Sure it’s strange having a job that entails having about 75 strangers a year inspecting your girly bits, but, hey, somebody’s got to do it and I happen to do it well.
If you asked me what I do for a living, I’d tell you I’m a librarian. I even have the master’s degree and glasses to prove it. So, most of the time I spend my days doing normal librarian stuff. However, a few times a year, I clock in at the local Med School and drop trou in the name of science.
For the past six years, I’ve been a standardized patient, or SP. This job is most easily described as being a fake patient, but it’s much more than that. And no, it’s not “just like that one episode of Seinfeld where Kramer pretended to have gonorrhea” (said everyone ever when I tell them what I do). As an SP, I’m a trained professional who teaches med students how to perform standard physical exams. I show them how to use an otoscope (that thing they stick in your ear) or do an abdominal exam and then they practice on me. These days though I specialize in teaching two exams: the breast and pelvic.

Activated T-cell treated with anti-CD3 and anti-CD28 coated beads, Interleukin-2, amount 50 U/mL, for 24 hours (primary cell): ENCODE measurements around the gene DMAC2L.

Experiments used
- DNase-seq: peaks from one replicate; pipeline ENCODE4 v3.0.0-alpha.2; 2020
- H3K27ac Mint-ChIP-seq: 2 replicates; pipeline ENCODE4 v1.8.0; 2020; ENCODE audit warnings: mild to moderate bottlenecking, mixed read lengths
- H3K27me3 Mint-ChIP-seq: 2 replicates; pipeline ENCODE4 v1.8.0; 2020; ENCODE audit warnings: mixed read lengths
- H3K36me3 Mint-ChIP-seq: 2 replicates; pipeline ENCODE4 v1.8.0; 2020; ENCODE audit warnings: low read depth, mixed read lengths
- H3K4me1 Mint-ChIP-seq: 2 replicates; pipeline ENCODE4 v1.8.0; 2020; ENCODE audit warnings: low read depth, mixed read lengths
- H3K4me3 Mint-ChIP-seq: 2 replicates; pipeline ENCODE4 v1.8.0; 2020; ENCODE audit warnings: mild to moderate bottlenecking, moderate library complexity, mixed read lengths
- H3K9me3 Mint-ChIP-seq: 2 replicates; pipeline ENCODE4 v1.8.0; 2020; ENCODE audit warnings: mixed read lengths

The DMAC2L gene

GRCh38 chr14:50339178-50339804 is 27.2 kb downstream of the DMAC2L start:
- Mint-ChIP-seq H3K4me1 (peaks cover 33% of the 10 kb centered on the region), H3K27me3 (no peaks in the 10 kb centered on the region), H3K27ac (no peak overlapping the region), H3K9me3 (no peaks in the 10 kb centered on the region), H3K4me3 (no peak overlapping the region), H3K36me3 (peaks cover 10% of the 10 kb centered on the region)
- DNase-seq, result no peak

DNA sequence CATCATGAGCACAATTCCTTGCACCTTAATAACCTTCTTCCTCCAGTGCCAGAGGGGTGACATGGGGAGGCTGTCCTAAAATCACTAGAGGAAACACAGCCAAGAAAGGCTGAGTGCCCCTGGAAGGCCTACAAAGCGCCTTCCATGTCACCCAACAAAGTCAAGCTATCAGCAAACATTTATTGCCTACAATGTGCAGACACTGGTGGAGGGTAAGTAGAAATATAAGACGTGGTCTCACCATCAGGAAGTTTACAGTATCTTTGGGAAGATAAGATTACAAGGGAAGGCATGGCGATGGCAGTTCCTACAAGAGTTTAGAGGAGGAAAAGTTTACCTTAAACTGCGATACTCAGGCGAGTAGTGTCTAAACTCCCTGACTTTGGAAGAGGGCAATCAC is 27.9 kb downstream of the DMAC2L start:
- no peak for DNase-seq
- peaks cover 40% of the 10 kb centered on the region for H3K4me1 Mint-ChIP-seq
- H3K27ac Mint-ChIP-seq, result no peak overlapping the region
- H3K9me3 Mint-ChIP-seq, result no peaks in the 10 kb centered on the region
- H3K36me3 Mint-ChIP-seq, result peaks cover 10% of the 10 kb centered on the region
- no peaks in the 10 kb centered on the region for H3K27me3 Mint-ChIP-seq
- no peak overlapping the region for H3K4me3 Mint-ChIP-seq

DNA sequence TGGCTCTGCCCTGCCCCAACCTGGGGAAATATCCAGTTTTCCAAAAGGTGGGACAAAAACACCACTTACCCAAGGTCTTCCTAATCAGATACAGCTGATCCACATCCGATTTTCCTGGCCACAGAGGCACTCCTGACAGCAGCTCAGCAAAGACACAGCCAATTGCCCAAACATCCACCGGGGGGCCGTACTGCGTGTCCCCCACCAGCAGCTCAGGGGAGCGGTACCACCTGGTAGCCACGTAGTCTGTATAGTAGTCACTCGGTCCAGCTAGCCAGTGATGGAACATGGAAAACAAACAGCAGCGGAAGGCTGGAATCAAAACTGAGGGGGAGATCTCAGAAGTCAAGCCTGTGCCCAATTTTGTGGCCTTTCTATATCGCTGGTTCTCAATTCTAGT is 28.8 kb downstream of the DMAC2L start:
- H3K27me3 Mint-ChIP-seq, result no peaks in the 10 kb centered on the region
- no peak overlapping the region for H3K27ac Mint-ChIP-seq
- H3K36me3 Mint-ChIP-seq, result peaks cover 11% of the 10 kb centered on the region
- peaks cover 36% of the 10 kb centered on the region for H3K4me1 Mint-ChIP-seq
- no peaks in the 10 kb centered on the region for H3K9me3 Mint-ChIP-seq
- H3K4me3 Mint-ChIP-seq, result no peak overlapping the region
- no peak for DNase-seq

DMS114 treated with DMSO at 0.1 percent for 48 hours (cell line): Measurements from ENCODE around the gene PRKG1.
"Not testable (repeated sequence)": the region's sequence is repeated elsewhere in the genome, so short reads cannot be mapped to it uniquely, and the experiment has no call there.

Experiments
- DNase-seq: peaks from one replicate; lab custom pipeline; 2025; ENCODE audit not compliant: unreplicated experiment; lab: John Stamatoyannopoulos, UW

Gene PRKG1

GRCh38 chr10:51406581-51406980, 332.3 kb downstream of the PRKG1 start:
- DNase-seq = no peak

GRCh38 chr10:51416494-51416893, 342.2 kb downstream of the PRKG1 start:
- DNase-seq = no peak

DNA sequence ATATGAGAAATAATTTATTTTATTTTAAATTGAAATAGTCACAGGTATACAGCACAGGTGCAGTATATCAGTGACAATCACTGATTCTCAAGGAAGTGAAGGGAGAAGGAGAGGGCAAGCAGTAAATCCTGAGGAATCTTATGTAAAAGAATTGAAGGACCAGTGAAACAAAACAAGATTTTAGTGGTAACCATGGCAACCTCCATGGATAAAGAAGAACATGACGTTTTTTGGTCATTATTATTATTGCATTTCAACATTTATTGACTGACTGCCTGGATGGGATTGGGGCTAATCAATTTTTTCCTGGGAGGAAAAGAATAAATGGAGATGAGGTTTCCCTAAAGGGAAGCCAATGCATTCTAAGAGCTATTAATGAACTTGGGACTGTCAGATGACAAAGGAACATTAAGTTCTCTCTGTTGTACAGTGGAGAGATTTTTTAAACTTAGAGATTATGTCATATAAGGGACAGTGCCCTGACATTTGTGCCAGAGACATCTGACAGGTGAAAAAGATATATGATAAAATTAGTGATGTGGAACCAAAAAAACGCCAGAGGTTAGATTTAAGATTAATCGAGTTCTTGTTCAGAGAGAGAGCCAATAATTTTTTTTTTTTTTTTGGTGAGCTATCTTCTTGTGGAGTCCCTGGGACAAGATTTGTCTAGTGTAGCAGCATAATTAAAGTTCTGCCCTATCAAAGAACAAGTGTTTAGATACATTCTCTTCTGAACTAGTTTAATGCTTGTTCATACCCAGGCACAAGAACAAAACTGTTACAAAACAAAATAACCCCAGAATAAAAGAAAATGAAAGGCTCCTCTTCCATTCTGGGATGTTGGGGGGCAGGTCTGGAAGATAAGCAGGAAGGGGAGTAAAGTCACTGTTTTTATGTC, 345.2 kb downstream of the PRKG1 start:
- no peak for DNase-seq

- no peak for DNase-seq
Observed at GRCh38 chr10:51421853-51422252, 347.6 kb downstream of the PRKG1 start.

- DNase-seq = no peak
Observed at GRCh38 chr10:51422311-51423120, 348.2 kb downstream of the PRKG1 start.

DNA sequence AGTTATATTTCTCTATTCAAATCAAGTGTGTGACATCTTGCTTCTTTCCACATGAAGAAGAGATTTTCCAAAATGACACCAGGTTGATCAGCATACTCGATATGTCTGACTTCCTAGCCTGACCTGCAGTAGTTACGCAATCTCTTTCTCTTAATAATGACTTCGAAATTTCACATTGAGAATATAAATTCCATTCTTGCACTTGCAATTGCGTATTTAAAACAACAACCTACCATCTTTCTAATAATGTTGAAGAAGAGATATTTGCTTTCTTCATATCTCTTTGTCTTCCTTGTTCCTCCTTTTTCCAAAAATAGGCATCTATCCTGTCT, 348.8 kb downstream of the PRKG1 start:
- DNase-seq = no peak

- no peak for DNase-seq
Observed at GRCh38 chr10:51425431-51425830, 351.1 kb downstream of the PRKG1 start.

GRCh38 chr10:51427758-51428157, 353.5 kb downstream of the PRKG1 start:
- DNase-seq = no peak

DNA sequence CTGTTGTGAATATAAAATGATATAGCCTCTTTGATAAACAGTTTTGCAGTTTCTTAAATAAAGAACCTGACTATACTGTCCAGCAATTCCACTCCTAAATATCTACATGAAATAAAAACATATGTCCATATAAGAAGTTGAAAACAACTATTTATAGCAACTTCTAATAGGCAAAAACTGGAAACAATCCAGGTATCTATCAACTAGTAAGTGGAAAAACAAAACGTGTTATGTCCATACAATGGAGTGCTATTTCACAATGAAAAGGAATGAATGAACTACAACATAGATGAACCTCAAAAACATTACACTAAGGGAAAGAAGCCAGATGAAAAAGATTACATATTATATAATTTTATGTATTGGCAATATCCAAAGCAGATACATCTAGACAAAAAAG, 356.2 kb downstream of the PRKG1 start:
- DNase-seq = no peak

So how does one become a professional vagina?
Well, one thing the Seinfeld episode got right is that most SPs are actors or at least have some theatrical ties. I started SPing (types fine, sounds bad) to supplement my dinner theater gig. As it turned out, I was a natural educator, which I can only assume is thanks a childhood of “playing teacher” with my dolls and sibling hostages.
I loved the work and my students had great things to say about me. For a year I just taught the general exams, but then, motivated by a combination of altruism, curiosity and the promise of a fat paycheck, I asked to train for the genital exams.